Winston Churchill once said, “The best argument against democracy is a five-minute conversation with the average voter.”  The average person is relatively clueless about everything.  How else do you explain the pile of crap that has inhabited El Paso City Hall and that cesspool that is the Potomac. (Thanks for the metaphor Lisa Simpson.)  Unfortunately that extends to all facets of life.  Even jazz music, the once sacred genre, has fallen pray to this phenomenon by way of Kenneth Bruce Gorelick, best known by the masses as Kenny G.  Normally I would have no beef with the man.  Aside from the fact that he is hated by every serious musician on the planet, he is no Ashley Simpson.  Love him or hate him he earned his stardom.  A master musician Kenny G is not, but he knows how to wow an audience.  The world’s most popular saxophonist cannot dazzle his audiences with brilliance, so he baffles them with the perfectly timed fast run, or holding the incredibly long note.  Never mind the fact that he is consistently sharp, he holds the Guinness Book record for the longest note.  He held an E-flat for 45 minutes and 47 seconds in 1997.  I’m not going to take anything away from that.  It is an impressive feat.  Whether or not that is a musical feat is completely debatable.  Lisa Simpson once pointed out that “You’ll never go broke appealing to the least common denominator”  Kenny G is far from broke unlike many musicians that are superior in talent and ability.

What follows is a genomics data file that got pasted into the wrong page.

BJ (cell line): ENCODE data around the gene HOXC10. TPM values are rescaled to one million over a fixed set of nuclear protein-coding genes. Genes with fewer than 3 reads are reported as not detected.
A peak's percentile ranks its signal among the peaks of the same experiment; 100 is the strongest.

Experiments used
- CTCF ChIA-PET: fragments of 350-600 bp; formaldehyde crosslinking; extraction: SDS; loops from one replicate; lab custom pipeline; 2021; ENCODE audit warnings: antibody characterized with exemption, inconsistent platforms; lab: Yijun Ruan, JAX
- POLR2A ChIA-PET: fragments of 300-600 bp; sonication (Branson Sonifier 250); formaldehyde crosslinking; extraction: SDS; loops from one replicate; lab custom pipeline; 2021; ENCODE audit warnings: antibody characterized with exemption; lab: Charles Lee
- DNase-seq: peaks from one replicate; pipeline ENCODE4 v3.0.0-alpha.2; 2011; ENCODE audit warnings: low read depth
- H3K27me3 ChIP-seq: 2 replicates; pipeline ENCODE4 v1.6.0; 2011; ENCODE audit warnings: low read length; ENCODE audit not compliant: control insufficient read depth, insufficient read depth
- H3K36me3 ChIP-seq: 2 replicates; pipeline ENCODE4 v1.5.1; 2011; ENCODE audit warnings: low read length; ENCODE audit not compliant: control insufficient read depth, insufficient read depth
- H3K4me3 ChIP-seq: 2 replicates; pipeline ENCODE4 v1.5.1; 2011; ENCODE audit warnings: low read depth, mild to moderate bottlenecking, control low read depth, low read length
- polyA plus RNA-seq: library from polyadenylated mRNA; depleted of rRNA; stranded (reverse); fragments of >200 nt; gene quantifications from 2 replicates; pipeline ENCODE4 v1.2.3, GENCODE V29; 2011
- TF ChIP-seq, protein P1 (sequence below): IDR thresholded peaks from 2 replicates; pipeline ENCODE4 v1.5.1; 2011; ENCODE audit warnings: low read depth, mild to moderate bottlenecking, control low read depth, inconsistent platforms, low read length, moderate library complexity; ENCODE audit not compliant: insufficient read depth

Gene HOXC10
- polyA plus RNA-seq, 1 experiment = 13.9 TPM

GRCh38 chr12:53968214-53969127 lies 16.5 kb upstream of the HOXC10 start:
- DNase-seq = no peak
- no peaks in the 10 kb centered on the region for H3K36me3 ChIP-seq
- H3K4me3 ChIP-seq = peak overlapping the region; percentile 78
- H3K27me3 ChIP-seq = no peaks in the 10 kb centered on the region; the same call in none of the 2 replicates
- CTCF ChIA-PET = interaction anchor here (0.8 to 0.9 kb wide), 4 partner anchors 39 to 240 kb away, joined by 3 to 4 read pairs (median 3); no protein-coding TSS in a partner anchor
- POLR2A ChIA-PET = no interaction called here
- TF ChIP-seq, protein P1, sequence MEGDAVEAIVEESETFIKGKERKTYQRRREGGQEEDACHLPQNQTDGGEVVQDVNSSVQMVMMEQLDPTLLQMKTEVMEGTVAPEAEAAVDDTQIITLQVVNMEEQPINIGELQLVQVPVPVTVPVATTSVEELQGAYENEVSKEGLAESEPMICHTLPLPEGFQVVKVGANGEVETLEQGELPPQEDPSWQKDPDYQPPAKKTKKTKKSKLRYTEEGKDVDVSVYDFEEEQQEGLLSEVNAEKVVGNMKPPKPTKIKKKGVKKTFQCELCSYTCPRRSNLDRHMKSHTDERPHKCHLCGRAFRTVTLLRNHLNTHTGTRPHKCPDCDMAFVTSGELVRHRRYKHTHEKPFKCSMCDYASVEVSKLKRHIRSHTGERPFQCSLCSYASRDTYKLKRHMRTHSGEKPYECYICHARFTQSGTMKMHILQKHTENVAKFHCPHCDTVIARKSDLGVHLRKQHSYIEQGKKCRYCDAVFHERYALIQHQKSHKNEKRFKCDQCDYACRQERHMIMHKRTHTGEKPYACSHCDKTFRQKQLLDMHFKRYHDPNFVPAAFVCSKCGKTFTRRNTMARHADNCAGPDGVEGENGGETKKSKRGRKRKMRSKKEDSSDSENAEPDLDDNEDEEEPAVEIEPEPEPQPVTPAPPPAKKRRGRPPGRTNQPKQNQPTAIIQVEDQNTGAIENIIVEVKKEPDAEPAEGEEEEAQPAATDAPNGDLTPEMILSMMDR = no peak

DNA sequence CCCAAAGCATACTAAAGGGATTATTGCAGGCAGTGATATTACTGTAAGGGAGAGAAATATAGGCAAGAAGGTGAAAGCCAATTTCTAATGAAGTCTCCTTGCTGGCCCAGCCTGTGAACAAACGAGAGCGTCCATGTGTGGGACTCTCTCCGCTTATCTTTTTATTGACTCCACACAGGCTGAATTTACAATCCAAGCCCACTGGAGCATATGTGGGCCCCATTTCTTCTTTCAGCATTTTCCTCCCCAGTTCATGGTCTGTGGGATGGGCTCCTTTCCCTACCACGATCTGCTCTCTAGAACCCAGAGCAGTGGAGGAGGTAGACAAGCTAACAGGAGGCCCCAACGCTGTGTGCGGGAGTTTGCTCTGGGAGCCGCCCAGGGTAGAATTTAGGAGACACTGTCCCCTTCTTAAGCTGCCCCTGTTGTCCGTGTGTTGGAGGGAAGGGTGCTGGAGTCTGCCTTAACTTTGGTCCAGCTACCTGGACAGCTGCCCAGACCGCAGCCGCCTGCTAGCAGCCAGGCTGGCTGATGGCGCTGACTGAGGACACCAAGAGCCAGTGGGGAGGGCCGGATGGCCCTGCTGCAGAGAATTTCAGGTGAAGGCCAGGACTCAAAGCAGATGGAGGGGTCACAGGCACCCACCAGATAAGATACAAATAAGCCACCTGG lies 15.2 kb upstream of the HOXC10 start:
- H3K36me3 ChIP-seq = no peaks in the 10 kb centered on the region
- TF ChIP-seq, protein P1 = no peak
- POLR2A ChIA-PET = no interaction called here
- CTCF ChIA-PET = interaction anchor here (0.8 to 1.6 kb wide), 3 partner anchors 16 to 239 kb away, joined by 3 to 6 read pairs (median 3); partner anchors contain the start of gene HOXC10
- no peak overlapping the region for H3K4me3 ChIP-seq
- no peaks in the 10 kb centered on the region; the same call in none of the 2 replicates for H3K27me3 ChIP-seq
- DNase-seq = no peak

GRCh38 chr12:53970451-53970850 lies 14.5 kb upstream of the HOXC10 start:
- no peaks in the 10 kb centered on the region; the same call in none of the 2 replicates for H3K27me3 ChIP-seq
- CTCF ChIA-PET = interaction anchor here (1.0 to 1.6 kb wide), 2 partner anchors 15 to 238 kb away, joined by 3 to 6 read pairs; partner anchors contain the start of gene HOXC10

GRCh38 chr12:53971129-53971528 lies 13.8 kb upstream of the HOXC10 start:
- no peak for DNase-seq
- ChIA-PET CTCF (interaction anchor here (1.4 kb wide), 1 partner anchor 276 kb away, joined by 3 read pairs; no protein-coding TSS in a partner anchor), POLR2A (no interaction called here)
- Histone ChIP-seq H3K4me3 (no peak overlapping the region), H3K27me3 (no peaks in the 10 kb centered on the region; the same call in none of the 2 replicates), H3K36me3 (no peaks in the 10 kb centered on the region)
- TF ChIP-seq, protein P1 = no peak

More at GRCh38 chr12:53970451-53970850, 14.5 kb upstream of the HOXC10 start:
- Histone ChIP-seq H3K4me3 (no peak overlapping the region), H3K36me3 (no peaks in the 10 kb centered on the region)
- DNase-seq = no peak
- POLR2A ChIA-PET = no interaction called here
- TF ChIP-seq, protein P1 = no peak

The point where I began to despise the pretentious bastard that is Kenny G, was when he shit on the grave of one of the greatest jazz musicians to ever live by overdubbing himself onto Louis Armstrong’s What a Wonderful World.  This type of musical necrophilia floored me.  I was left speechless really.  It was best articulated this way: